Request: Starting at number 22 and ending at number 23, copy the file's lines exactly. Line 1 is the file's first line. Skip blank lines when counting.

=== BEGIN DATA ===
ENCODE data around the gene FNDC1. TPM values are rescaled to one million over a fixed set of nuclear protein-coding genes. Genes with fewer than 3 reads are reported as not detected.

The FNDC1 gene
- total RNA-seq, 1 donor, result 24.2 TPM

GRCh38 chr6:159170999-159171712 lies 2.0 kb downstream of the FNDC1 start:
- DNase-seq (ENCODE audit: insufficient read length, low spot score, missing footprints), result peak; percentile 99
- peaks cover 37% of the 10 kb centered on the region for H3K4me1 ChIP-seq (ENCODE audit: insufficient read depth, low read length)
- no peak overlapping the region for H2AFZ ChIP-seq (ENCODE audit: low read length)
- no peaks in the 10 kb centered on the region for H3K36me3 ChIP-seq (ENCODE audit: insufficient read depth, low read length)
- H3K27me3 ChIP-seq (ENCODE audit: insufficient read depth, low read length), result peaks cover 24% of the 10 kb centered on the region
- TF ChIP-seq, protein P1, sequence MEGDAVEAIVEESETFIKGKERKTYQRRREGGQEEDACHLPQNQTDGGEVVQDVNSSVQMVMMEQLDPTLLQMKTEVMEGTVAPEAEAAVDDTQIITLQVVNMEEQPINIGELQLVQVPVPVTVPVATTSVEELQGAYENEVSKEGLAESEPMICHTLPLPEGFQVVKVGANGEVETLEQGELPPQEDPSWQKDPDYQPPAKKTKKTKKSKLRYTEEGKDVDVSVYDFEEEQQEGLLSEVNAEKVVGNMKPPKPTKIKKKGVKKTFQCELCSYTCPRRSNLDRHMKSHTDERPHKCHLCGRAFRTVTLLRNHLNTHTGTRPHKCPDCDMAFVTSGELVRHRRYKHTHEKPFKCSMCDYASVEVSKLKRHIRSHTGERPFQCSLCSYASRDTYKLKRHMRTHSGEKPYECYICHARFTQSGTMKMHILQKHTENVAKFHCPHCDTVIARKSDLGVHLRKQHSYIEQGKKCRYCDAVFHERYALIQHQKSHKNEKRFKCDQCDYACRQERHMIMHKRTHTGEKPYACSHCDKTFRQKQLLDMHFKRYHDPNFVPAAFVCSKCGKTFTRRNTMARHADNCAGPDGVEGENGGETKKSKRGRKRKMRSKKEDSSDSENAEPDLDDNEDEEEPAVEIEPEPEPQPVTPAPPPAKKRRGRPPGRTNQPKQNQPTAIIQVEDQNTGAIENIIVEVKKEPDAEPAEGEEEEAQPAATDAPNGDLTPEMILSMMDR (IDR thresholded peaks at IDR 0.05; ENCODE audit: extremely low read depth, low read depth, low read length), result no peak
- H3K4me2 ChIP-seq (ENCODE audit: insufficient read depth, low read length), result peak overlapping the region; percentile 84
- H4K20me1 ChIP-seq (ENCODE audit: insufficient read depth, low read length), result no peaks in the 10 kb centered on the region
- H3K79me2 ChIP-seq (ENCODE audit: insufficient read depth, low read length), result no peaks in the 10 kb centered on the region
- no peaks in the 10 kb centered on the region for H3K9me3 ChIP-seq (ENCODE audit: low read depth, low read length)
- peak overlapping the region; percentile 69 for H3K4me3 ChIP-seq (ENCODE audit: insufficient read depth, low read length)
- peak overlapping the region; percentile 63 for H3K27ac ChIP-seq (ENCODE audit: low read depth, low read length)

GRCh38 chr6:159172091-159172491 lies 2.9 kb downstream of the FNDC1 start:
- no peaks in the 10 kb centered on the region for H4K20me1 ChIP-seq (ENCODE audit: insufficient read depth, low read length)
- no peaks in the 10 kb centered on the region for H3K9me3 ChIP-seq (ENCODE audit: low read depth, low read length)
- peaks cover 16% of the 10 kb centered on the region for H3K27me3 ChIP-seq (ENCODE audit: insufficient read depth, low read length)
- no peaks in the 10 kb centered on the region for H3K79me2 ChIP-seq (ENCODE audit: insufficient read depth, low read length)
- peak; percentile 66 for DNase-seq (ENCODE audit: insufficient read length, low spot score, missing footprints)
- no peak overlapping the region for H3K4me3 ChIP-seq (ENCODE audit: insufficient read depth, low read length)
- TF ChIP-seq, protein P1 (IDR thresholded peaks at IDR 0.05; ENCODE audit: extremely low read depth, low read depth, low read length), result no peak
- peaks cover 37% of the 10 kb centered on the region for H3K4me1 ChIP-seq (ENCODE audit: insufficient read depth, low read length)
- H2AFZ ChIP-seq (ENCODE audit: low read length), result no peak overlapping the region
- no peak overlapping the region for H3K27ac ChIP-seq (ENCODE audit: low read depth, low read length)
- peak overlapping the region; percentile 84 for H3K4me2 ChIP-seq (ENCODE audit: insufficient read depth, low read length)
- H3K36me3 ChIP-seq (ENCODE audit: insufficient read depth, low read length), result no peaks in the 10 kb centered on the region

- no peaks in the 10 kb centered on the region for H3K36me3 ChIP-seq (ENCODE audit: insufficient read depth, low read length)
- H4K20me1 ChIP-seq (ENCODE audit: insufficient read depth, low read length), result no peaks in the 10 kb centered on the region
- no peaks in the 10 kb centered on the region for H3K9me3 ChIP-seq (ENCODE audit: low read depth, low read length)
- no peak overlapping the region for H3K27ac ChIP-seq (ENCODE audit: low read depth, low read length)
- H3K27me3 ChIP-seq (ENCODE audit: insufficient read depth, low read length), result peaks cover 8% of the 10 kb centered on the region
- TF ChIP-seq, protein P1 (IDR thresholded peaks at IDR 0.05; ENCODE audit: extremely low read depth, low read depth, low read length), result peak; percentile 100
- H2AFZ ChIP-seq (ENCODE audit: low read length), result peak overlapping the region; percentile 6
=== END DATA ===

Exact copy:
- peak; percentile 66 for DNase-seq (ENCODE audit: insufficient read length, low spot score, missing footprints)
- no peak overlapping the region for H3K4me3 ChIP-seq (ENCODE audit: insufficient read depth, low read length)